• Saikat Basu
      October 16, 2016 at 12:14 pm

      Try Coggle as mentioned above. You can drag and drop pictures and add notes.

      • Sara Hirnakova
        October 16, 2016 at 3:48 pm

        Hallo, thank you very much for your help. I have one more question: Is it possible to work online in one of them - like a more than one person in the same time? Thank you! Sara

        • Saikat Basu
          October 20, 2016 at 2:52 am

          Coggle again :)
          Most mindmap tools are designed for collaborative work now, so there shouldn't be too much of a problem.

    • Laura G
      April 25, 2017 at 10:57 am

      ConceptDraw MindMap fitts your needs

      • chang daisy
        October 31, 2017 at 3:43 pm

        I attended a seminar today and really liked how this conceptdraw works. May you share some experience in using it?

  15. Wolf Larson
    August 26, 2016 at 8:24 pm

    I'm looking for a Mind Map tool with the following features:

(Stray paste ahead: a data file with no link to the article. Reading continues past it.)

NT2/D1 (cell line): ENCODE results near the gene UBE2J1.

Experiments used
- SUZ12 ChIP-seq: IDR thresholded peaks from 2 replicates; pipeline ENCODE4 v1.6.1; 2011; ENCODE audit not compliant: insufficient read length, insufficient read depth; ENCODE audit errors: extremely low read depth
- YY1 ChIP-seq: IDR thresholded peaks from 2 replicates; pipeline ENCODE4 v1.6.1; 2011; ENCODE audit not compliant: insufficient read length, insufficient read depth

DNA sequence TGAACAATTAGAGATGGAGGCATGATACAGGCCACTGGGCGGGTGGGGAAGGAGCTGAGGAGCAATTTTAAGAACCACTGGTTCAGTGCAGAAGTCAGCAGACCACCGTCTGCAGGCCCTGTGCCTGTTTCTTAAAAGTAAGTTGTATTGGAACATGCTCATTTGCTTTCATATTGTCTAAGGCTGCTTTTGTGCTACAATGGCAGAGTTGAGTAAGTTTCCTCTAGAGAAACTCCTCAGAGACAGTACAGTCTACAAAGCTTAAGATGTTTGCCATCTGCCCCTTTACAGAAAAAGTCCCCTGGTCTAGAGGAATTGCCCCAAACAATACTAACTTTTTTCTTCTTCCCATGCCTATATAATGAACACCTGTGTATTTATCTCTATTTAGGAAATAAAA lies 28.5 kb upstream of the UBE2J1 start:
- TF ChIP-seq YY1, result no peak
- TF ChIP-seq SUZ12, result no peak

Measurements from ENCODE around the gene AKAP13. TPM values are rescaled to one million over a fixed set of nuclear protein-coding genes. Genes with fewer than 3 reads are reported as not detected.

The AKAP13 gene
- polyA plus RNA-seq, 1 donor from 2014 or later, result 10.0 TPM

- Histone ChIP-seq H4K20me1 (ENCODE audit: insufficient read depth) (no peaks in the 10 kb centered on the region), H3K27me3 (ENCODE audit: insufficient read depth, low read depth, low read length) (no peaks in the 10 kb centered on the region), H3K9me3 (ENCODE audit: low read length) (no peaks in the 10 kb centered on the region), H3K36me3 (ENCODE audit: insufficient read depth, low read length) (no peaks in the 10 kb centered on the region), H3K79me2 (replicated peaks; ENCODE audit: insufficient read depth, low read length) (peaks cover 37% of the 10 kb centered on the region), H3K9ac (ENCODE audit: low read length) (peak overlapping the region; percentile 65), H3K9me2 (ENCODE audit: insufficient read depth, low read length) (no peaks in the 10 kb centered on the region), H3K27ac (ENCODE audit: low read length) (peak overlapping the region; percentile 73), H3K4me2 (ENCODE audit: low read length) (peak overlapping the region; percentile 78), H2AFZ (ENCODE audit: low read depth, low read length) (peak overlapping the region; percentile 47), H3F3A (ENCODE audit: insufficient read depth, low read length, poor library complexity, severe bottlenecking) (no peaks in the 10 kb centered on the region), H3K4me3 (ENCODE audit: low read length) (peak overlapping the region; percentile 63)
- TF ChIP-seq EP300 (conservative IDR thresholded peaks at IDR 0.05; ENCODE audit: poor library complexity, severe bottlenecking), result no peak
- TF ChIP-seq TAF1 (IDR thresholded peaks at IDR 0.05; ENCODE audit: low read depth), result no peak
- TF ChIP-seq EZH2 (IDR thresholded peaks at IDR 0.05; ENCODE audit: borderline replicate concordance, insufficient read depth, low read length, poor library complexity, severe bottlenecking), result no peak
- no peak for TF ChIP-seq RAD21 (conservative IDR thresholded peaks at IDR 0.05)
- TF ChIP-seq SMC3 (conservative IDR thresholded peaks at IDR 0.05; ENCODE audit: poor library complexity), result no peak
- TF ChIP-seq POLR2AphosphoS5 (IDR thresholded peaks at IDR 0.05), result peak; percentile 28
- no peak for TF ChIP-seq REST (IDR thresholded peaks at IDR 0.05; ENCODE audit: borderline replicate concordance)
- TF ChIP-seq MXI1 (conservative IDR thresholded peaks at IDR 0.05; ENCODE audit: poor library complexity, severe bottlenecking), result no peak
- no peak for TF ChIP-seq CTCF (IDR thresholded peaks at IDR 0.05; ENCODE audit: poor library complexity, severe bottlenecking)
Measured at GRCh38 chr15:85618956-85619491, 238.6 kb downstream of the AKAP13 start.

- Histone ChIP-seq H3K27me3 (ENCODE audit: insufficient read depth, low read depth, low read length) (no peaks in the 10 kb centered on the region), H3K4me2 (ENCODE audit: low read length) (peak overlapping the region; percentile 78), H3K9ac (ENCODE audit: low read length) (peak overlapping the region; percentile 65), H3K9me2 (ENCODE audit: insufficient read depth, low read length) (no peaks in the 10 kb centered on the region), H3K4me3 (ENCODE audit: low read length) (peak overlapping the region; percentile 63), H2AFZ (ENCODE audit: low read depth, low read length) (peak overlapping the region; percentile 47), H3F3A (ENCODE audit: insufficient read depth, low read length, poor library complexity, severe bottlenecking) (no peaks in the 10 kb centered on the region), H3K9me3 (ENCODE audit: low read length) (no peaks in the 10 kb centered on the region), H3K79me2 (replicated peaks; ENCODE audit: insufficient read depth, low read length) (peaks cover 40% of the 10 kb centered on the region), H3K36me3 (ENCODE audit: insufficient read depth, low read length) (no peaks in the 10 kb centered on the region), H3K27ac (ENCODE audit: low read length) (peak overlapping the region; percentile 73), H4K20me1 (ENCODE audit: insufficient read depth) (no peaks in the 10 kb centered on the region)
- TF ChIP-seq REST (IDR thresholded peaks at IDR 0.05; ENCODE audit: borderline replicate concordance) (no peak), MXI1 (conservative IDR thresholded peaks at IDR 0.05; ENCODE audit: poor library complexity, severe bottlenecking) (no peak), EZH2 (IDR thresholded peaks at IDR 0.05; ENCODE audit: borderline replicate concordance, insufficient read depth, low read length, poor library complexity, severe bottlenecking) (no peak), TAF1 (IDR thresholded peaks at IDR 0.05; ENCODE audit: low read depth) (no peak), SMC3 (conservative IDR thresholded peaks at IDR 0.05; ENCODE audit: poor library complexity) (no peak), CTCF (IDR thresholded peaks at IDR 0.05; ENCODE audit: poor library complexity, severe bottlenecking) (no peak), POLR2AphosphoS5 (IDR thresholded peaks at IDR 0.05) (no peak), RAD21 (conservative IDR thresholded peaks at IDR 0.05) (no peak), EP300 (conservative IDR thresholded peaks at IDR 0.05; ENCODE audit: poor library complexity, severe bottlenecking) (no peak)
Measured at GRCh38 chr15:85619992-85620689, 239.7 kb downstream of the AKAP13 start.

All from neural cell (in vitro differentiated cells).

- Must be able to save to Box for collaborative use (I cannot save to other cloud locations)
    - Must be able to crosslink

    Any thoughts on what options these two requirements filters me down to? I've looked at now about a half-dozen solutions and it doesn't seem that the combination of these two capabilities is very common.

    • Saikat Basu
      August 27, 2016 at 6:44 am

      Mindmeister integrates with Box. You can also add links to your topics to redirect to additional maps or connect your thoughts with an existing web.

  16. Anonymous
    August 19, 2016 at 4:04 pm